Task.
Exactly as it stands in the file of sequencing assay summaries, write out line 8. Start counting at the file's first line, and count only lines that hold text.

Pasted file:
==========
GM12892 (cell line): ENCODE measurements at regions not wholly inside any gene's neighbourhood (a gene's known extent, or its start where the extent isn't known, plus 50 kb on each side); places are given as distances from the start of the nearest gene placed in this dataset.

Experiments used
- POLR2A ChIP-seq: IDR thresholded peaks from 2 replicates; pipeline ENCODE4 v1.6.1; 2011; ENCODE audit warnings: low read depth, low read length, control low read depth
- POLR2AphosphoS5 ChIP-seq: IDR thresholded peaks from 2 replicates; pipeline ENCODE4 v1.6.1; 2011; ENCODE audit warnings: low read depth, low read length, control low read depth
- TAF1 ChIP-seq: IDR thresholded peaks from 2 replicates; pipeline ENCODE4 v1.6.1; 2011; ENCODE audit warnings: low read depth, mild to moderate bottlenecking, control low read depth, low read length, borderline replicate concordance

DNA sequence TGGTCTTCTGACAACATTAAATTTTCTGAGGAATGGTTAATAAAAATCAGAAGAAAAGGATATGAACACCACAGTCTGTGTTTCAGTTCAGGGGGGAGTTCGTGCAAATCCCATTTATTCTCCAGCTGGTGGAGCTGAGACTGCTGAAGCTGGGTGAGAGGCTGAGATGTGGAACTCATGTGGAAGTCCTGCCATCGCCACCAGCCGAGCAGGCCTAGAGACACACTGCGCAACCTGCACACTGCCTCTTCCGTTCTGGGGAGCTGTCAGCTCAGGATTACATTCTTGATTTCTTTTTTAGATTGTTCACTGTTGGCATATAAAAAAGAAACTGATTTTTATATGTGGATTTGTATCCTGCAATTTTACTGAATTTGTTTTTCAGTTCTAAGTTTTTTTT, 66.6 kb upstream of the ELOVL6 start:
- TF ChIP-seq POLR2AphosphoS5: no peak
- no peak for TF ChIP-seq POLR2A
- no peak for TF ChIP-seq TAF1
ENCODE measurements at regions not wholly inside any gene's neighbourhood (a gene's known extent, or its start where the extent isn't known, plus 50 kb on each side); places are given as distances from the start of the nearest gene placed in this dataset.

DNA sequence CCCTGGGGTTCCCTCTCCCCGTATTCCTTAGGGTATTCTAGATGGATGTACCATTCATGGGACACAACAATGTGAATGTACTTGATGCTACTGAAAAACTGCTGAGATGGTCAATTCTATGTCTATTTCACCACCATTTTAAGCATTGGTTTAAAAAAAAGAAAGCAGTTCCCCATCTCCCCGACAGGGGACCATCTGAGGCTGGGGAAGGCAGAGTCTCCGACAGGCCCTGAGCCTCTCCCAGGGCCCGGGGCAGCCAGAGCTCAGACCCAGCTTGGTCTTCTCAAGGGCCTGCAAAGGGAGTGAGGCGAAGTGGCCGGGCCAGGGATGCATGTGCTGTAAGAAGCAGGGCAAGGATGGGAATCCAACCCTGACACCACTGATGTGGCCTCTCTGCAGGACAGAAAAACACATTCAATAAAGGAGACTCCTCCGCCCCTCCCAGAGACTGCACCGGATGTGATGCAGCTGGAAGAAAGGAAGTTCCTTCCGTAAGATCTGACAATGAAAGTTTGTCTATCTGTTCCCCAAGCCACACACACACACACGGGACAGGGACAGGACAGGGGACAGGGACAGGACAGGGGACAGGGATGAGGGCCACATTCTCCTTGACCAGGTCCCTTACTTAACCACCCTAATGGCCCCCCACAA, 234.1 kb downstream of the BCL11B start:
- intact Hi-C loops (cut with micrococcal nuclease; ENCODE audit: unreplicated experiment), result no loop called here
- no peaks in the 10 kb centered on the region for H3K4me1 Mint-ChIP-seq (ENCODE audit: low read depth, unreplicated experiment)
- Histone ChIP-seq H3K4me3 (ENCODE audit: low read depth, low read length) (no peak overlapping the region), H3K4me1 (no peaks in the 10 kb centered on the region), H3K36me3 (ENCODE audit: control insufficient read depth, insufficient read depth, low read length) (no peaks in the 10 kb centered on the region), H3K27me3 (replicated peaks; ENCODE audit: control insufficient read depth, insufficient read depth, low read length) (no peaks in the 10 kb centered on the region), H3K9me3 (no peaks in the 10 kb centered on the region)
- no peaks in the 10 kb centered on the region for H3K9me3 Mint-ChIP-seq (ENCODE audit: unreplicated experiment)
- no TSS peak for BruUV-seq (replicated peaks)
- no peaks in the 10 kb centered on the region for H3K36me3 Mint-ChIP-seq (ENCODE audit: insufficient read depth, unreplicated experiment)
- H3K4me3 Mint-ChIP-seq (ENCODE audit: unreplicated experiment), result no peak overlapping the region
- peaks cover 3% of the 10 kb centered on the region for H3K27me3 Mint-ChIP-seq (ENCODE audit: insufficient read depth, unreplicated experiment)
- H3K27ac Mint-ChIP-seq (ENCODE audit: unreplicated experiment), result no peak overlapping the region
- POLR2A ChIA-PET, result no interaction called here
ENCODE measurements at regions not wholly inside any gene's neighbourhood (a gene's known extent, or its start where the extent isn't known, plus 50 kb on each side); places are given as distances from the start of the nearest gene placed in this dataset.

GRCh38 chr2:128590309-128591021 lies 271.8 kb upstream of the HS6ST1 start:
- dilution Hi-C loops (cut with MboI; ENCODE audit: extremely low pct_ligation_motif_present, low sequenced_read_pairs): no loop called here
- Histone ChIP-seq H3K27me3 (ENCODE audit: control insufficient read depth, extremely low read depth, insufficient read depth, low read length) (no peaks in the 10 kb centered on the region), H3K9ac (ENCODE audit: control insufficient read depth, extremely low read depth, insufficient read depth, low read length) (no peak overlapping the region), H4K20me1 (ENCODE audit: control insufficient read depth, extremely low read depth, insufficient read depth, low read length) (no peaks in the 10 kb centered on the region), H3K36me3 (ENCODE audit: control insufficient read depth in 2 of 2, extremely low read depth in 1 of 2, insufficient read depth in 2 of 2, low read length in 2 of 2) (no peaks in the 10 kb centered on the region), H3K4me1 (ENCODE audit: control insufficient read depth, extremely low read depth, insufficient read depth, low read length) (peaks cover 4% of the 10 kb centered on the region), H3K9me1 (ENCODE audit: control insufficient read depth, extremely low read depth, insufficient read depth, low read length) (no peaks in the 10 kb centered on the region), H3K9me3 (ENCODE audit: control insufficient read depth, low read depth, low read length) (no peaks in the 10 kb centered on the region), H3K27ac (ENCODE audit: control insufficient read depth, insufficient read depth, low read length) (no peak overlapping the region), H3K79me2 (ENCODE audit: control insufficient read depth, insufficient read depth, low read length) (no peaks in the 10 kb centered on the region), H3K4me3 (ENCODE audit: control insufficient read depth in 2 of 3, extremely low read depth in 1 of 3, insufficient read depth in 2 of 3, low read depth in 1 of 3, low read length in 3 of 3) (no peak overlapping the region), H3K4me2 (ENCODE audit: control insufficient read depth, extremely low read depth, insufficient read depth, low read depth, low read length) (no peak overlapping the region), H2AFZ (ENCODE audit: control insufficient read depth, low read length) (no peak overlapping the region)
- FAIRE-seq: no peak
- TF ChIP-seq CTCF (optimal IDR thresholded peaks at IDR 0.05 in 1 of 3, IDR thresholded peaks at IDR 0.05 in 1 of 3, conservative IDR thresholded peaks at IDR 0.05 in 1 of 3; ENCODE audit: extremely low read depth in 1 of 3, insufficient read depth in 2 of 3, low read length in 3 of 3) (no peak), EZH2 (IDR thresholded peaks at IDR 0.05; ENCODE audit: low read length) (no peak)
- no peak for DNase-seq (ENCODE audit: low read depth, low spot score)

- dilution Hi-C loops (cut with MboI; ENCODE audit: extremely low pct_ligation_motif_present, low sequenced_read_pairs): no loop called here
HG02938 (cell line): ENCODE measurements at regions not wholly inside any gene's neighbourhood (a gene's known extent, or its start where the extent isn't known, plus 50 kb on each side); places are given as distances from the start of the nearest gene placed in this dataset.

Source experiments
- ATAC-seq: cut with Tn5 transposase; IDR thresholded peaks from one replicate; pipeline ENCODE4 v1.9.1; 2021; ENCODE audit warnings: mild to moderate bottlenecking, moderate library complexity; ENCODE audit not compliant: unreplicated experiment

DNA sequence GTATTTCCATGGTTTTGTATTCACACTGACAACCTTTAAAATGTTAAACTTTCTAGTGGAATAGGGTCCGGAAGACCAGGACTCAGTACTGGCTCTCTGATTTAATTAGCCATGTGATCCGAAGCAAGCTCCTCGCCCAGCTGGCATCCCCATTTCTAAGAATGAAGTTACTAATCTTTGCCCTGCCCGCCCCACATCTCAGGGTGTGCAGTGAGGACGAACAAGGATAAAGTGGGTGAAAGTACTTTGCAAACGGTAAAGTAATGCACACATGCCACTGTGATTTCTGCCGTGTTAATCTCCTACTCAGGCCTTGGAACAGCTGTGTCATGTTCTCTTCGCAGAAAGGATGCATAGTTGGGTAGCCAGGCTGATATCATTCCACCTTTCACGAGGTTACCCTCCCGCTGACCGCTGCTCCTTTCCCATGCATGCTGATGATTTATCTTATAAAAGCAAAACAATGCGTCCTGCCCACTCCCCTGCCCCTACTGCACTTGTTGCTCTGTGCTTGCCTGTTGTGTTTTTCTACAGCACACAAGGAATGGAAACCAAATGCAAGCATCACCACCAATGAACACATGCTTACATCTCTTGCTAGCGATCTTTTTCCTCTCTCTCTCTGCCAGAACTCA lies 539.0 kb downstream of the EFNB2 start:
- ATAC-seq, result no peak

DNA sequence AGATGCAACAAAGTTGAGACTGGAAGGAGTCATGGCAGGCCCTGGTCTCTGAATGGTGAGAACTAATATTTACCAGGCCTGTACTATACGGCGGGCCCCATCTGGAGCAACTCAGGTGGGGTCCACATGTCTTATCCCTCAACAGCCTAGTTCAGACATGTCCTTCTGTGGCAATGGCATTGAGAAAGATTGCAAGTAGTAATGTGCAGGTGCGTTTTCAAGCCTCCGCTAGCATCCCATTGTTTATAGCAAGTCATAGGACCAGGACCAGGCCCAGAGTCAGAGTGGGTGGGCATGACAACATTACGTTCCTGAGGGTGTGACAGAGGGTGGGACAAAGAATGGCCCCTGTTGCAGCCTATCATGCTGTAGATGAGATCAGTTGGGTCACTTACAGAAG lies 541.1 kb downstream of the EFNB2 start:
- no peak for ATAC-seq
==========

- no peak for TF ChIP-seq POLR2A